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POVERTY, WATER, AND GLOBALISATION

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LOUVAIN, Mar 1 2005 (IPS) - On March 22, World Water Day, the UN will launch the second International Decade for Action \”Water for Life\” (2005-2015), writes Riccardo Petrella, a professor at the Catholic University of Louvain. In this article, Petrella writes that the goal of first decade (1981-1991) was to assure access to potable water to all inhabitants of the planet by 2000. As we know, this goal was not achieved – far from it. This failure was due primarily to the fact that the leaders of the rich and powerful countries did not implement the measures that they themselves considered essential, particularly allocating 0.7 percent of GDP per year for aid to underdeveloped countries. Instead, between 1975-2000, they provided on average 0.23 percent, or less than a third of what they had promised. With the ascendance of the vision of today\’s financial globalisation, the eradication of poverty came to be considered impossible. Were it to happen, it would be achieved not through public will but by market mechanisms. Creativity, life, identity, and even individual survival are all vetted in the arenas of the global competitive markets, whose specific function is to select the \”best\” products and services, the more \”profitable\” places for investment, production, and consumption, promising the most \”competitive\” success. The fundamental question, Petrella writes, is whether the right to life of billions of human beings can be squared with the prolongation of the present human disaster by another ten years. I do not believe that the majority of Europeans, Africans, Asians, and North and South Americans think so.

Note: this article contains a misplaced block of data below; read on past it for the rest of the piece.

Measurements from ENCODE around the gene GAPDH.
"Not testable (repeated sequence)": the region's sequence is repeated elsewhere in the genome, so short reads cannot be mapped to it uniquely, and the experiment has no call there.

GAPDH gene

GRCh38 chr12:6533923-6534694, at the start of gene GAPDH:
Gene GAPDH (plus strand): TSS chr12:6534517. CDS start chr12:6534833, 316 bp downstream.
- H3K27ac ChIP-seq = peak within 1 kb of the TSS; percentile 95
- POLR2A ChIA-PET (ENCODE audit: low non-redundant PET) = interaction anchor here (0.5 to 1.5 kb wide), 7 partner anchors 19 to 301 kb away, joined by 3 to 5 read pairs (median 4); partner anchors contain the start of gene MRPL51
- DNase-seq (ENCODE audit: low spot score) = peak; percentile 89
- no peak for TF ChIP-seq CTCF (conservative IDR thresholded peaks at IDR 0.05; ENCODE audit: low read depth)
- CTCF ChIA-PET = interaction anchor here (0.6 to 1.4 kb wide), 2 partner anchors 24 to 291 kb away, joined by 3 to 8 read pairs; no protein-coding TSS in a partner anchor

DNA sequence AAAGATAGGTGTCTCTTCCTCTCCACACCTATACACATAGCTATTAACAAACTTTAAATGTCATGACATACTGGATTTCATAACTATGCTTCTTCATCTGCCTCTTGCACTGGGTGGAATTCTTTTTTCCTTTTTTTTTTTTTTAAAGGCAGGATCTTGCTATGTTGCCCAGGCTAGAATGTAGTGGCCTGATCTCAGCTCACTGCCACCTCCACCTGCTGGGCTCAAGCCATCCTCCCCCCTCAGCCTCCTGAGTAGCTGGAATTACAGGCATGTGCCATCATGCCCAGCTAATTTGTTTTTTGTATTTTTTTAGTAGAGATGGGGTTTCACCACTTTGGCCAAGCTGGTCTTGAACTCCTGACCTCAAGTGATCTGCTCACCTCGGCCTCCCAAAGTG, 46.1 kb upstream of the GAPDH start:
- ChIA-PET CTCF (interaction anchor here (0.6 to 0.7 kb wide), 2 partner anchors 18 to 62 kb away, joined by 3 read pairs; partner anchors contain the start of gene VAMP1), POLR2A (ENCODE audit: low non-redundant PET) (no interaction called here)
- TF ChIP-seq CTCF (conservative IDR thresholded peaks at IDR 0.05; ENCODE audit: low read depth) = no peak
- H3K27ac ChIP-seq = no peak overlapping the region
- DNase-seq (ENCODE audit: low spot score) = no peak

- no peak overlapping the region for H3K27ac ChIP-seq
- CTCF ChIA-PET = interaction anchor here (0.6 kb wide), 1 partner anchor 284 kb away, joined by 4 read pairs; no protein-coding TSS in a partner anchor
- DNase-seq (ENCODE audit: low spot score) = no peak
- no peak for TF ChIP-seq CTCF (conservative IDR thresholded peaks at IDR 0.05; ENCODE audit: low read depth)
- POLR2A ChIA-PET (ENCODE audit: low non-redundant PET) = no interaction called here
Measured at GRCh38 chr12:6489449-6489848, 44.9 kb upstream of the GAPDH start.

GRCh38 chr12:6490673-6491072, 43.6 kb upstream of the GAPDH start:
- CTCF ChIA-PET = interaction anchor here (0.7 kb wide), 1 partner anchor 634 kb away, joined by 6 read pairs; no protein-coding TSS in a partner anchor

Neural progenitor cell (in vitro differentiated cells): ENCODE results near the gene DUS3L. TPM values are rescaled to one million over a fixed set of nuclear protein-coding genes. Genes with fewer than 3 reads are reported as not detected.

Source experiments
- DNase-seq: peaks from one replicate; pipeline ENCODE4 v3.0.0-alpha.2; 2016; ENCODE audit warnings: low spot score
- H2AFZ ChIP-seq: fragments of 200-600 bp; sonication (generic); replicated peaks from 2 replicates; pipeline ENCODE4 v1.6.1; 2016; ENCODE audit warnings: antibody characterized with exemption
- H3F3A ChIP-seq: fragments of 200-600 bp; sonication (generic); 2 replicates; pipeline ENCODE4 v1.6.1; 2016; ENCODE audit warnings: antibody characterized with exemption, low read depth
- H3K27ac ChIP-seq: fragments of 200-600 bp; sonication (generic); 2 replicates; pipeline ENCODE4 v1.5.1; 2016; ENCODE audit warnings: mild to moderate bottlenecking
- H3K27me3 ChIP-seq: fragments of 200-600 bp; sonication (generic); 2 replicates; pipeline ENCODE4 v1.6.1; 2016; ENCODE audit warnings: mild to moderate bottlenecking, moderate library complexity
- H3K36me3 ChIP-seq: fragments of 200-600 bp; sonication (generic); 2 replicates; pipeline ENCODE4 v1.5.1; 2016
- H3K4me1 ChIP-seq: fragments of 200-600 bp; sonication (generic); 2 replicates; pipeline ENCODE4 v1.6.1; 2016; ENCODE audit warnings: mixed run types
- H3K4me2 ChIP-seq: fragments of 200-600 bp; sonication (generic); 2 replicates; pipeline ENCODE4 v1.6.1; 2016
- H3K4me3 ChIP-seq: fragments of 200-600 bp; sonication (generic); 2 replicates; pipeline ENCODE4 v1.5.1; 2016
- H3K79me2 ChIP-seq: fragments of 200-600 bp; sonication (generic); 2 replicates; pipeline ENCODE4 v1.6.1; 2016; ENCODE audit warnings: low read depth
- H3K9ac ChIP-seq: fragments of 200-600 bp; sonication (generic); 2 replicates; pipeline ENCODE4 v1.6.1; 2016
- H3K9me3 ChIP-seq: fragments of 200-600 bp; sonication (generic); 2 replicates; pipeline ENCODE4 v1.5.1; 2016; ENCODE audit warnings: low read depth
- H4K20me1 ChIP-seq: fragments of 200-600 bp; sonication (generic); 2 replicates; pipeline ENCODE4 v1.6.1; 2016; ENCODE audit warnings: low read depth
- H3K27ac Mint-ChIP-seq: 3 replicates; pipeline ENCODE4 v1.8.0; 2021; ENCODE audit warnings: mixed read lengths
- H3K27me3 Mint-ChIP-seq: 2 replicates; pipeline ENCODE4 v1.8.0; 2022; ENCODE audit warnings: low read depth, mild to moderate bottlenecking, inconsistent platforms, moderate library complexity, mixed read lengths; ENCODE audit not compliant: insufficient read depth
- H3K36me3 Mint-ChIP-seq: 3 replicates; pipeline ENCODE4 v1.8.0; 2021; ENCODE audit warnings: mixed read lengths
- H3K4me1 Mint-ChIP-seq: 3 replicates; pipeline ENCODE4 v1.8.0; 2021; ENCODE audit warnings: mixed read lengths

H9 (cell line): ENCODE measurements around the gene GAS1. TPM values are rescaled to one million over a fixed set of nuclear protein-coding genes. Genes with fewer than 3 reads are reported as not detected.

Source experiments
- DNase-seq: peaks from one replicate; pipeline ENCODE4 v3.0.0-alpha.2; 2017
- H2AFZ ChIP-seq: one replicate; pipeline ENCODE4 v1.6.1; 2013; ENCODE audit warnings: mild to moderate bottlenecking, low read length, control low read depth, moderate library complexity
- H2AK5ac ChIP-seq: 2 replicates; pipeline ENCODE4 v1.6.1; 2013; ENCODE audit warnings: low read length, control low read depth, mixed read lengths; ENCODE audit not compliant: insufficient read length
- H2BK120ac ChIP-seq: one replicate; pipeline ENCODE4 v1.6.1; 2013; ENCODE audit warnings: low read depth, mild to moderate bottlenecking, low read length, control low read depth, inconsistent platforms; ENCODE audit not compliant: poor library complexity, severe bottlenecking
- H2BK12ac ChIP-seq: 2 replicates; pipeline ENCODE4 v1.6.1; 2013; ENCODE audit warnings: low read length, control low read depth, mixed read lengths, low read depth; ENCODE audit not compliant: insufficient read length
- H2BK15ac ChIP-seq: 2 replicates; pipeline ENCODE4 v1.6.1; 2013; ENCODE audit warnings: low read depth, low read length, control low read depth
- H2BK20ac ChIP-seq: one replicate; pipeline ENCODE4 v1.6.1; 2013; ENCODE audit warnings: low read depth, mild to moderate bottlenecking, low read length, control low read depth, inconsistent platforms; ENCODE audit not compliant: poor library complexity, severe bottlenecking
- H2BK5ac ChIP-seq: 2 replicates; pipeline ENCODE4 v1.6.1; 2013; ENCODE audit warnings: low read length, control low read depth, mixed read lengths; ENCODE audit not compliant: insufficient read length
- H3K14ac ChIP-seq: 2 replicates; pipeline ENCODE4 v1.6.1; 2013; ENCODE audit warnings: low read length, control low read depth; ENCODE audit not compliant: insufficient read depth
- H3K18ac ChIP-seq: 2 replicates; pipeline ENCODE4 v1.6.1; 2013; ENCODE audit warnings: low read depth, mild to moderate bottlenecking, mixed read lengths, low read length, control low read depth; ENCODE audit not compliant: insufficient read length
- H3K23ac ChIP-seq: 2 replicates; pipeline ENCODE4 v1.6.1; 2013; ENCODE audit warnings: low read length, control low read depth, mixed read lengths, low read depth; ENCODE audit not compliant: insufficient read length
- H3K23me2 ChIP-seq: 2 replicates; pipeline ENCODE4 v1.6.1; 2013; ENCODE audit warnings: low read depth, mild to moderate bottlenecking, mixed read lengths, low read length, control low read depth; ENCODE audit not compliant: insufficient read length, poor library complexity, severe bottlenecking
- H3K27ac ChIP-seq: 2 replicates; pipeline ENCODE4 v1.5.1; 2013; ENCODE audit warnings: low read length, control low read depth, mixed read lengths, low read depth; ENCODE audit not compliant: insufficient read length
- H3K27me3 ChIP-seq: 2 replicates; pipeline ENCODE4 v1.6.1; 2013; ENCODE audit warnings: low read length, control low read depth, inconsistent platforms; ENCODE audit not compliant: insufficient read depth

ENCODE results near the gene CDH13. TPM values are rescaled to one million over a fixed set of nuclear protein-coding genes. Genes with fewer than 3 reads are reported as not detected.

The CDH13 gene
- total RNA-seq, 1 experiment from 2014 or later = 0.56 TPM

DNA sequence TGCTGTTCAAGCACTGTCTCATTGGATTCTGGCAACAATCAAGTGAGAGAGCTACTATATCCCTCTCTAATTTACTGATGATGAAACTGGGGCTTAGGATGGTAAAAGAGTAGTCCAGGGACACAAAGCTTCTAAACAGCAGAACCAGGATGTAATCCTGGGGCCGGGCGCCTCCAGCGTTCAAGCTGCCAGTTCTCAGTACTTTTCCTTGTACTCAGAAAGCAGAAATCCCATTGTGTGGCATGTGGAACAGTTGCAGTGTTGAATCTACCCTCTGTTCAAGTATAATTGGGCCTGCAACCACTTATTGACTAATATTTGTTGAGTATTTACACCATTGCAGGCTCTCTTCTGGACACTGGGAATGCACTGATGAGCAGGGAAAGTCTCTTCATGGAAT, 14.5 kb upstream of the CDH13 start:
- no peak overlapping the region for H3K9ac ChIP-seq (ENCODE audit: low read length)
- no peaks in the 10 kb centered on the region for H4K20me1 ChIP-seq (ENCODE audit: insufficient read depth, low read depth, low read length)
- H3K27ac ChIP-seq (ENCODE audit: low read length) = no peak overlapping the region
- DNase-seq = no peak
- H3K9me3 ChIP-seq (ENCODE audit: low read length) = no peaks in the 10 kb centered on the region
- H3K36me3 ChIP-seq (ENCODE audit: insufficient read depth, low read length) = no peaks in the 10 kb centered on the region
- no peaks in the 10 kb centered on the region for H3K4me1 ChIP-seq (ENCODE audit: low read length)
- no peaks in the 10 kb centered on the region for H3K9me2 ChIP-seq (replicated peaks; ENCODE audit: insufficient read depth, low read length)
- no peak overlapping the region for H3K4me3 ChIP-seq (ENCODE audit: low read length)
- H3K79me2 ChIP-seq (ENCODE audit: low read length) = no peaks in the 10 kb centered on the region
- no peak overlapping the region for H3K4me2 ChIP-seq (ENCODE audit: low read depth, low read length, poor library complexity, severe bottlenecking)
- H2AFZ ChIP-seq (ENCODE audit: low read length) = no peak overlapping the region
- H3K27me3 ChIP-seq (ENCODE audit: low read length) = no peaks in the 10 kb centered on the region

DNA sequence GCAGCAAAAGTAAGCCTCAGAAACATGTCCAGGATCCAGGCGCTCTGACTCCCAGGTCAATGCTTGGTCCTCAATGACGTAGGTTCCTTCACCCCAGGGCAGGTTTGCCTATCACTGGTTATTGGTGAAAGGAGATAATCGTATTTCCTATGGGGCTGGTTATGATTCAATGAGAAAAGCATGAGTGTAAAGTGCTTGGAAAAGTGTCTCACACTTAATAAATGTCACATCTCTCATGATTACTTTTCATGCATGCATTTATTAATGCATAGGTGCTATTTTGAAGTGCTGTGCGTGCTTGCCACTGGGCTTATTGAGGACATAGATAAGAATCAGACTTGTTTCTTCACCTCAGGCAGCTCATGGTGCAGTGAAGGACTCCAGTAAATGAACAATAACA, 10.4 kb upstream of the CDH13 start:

On March 22, World Water Day, the United Nations will launch the second International Decade for Action “Water for Life” (2005-2015). The goal of first decade (1981-1991) was to assure access to potable water to all inhabitants of the planet by 2000. As we know, this goal was not achieved – far from it. This failure was due primarily to the fact that the leaders of the rich and powerful countries did not implement the measures that they themselves considered essential, particularly allocating 0.7 percent of GDP per year for aid to underdeveloped countries. Instead, between 1975-2000, they provided on average 0.23 percent, or less than a third of what they had promised.

Thus in the year 2000, there were 1.5 billion people without access to clean drinking water and 2.4 billion without sanitation; between 15 and 30 thousand people died each day from illnesses as a result — the equivalent in victims of between 26 and 52 tsunamis each year. This situation must be seen in the context of world poverty: in 2000, 2.7 billion people lived on less than 2 dollars per day, of whom 1.3 billion lived on one dollar per day, referred to as the “extremely poor”.

Faced with a human disaster of this scale, the world’s heads of state met in New York in September 2000 for the United Nations Millennium Summit, where they approved the Millennium Development Goals (MDG). Though in spirit this project was particularly ambitious, in fact, the leaders abandoned the objective of eradicating poverty and consequently the lack of access to clean water. Instead, they asserted that the only realistic major goal was to cut by half the number of people in extreme poverty and lacking access to water and sanitation by the year 2015. In effect, they accepted that in 2015 there will still be more than 3 billion poor and between 1.5 and 2 billion people without potable water — this in a world in which total wealth more than doubled between 1975 and 2000 and will be 1.5 times higher in 2015 than in 2000.